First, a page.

0M. 1M. 2M. T. Tominaga 1,2 , V.R. Tirumala 1 , P.D. Butler 1 , E.K. Lin 1 , H. Furukawa 2 , J.P. Gong 2 , Y. Osada 2 , and W.-L. Wu 1. Why are double-network hydrogels so tough?. 1 NIST, 2 Hokkaido University. DMR-0454672.
T. Tominaga1,2, V.R. Tirumala1, P.D. Butler1, E.K. Lin1, H. Furukawa2, J.P. Gong2, Y. Osada2, and W.-L. Wu1Why are double-network hydrogels so tough?
1NIST, 2Hokkaido University
Double network hydrogels (DN-gels) are prepared by polymerizing a high molecular weight linear polymer within a swollen polyelectrolyte network. The linear polymer is highly viscous and readily deformable (like putty) whereas the polyelectrolyte network is rigid but fragile (like jelly). Neither component is tough, yet DN-gels have fracture toughness comparable with joint cartilage. At the same time > 90% by volume is water.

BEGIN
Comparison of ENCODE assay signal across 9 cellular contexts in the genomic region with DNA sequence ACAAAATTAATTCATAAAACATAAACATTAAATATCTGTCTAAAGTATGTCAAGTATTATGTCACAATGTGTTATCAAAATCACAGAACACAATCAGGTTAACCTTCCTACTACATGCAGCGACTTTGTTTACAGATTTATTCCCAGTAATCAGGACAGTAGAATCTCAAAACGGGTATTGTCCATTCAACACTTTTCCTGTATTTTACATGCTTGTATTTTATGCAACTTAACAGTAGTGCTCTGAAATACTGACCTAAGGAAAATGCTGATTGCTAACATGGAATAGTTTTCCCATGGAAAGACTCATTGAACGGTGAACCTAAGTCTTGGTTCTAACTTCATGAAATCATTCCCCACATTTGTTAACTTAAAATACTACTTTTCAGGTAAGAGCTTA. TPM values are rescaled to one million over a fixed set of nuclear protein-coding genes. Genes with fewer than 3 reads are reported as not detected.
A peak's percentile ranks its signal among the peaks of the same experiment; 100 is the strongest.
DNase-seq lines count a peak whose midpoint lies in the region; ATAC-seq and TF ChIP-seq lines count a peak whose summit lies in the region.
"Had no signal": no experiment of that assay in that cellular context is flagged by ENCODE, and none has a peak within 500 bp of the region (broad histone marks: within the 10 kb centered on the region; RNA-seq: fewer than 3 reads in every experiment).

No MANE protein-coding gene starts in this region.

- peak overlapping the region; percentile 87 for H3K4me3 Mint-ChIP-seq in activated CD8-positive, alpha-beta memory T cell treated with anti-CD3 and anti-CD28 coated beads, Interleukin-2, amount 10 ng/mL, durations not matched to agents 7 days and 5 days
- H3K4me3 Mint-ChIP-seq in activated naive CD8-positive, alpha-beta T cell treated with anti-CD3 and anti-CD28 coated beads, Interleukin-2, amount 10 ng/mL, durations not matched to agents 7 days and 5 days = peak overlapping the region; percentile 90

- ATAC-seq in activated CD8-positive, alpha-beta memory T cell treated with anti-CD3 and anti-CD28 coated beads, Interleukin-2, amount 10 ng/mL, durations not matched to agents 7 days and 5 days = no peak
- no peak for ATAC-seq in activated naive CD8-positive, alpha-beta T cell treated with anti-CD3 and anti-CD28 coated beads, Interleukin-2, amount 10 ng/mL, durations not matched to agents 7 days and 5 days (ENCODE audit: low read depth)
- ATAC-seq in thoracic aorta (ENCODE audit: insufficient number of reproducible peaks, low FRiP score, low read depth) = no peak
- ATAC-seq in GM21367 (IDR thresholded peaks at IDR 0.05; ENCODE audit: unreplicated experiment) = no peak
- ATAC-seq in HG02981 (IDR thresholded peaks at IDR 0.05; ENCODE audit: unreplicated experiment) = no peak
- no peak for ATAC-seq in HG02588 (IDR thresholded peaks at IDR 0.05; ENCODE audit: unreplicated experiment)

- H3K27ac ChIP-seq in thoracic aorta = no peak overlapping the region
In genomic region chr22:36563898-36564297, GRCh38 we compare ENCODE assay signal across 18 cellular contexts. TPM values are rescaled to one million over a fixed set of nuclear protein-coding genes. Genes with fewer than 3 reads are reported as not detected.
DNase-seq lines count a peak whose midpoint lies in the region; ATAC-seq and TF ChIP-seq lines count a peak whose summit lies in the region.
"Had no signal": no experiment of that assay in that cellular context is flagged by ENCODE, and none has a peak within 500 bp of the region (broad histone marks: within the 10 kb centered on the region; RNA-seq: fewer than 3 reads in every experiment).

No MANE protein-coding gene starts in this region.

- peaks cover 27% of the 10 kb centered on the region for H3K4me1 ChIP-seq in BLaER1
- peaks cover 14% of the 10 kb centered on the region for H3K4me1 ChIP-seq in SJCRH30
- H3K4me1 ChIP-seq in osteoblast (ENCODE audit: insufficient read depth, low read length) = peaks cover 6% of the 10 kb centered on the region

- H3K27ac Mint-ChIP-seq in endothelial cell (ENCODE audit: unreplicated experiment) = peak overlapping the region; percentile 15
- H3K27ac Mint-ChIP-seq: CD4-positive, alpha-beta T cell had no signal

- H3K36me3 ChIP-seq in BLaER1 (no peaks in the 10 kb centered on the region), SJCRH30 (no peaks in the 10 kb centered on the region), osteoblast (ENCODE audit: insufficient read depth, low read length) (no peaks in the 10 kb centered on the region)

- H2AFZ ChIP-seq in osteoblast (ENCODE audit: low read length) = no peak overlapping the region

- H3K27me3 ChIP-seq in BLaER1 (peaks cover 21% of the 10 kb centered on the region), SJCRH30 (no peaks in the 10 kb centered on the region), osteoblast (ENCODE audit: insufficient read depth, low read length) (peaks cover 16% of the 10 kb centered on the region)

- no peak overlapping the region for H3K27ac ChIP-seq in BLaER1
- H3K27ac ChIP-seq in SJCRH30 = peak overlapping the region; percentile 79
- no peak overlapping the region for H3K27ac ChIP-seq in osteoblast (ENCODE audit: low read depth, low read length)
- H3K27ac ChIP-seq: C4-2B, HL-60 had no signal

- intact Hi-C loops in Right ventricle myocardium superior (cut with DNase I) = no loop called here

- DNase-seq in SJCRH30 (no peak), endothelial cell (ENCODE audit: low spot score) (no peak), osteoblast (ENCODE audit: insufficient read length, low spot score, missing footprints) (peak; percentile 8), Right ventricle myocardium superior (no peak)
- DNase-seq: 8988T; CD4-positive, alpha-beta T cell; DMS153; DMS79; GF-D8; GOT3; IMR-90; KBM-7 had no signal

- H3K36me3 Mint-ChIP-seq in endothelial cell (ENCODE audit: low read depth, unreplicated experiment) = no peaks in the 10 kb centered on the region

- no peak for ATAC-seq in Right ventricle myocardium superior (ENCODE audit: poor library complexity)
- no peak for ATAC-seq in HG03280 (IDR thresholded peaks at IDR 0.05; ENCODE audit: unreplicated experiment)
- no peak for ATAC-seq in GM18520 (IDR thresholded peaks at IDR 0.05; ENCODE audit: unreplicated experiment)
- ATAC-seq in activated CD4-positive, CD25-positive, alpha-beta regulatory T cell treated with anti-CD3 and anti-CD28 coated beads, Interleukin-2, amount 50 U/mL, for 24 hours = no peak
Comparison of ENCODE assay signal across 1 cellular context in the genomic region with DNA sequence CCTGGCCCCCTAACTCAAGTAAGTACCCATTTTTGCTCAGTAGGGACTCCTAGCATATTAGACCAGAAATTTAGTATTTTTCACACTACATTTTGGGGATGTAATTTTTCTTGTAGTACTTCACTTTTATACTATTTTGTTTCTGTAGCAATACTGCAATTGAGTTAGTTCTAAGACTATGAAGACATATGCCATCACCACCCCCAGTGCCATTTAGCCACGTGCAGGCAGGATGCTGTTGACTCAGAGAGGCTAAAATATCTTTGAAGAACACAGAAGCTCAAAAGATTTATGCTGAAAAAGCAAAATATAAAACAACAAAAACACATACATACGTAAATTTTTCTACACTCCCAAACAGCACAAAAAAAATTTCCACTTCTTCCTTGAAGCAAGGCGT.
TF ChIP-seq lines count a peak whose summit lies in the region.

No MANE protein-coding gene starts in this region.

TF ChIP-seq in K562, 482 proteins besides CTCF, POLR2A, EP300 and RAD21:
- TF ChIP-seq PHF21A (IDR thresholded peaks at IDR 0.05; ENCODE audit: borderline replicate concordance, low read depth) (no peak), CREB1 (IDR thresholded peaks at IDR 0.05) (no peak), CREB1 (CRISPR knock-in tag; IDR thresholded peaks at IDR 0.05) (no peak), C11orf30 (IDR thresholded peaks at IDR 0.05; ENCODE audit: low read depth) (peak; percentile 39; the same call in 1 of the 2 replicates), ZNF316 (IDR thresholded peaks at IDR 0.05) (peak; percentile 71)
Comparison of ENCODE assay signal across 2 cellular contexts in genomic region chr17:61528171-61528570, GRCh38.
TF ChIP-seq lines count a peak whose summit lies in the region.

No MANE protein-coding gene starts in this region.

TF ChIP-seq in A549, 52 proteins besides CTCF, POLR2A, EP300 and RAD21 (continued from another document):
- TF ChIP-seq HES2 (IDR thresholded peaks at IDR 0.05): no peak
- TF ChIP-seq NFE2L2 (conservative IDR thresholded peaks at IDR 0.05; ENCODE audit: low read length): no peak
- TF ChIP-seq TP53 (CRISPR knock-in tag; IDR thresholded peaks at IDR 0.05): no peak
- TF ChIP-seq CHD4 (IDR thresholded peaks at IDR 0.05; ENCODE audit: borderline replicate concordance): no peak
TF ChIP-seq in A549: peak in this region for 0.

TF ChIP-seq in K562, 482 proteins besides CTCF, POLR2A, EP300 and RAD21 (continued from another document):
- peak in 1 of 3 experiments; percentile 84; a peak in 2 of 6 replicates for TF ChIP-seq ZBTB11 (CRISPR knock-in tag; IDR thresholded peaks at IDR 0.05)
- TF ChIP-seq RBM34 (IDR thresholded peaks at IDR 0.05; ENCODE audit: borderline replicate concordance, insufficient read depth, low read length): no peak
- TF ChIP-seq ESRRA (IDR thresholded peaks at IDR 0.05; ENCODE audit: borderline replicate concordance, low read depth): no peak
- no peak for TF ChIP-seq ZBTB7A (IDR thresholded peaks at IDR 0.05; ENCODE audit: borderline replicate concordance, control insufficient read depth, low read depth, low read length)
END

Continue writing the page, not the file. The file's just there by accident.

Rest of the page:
Using three NCNR small angle scattering instruments including the CHRNS 30-m SANS and USANS, combined with selective deuteration to control the scattering contrast, we have studied the structures of DN-gels and those of their components, PAMPS1 and PAAm2. The results suggest that the heterogeneity decreases and then increases with addition of PAAm.
Structural changes in the PAMPS gel with addition of PAAm to form the toughest DN-gel can be conceptualized as shown below.
1 PAMPS: poly(2-acrylamide,2-methyl,1-propane sulfonic acid) 2 PAAm: polyacrylamide
Contrast-normalized scattering intensities for DN-gels with different concentrations of PAAm, measured over four orders of magnitude in q (inverse length).
T. Tominaga, V.R. Tirumala, P.D. Butler, E.K. Lin, H. Furukawa, J.P. Gong, Y. Osada, and W.-L. Wu, paper in preparation.